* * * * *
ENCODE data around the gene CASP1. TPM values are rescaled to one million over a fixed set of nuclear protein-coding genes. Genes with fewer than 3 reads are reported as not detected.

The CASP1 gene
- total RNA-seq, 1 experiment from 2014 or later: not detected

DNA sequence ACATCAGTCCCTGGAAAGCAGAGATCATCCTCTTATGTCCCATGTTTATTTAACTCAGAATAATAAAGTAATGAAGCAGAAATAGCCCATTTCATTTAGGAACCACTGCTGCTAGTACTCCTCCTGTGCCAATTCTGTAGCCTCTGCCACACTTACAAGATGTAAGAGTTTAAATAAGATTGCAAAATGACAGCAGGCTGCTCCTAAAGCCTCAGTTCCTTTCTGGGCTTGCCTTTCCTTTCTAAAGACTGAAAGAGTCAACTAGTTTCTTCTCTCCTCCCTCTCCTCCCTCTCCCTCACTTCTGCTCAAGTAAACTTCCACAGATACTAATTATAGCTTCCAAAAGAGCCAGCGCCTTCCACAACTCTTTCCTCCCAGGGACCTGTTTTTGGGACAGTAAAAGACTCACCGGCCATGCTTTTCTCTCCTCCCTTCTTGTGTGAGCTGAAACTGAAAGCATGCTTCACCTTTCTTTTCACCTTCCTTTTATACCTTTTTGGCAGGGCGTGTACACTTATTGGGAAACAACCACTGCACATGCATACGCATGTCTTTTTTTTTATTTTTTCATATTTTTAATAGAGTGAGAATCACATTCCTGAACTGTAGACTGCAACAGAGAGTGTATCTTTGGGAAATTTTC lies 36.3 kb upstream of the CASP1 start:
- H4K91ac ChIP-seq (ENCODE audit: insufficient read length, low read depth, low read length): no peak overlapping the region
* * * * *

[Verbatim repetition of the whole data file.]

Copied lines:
ENCODE data around the gene CASP1. TPM values are rescaled to one million over a fixed set of nuclear protein-coding genes. Genes with fewer than 3 reads are reported as not detected.

The CASP1 gene
- total RNA-seq, 1 experiment from 2014 or later: not detected

DNA sequence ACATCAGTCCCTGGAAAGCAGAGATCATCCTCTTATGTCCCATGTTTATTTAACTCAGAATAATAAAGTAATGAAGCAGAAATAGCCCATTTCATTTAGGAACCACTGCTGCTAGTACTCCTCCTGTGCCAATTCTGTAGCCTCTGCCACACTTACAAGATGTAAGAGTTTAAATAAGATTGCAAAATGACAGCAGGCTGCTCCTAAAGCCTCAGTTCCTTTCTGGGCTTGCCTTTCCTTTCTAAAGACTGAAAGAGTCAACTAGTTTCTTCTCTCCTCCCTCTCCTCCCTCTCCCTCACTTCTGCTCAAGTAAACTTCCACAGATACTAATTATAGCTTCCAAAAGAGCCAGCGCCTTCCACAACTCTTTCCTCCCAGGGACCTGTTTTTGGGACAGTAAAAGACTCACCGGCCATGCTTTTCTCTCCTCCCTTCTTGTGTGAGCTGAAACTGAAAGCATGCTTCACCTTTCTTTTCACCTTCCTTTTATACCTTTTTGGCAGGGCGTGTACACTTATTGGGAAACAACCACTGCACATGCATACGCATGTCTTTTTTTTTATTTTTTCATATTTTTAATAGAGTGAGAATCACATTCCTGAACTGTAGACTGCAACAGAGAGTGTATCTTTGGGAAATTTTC lies 36.3 kb upstream of the CASP1 start:
- H4K91ac ChIP-seq (ENCODE audit: insufficient read length, low read depth, low read length): no peak overlapping the region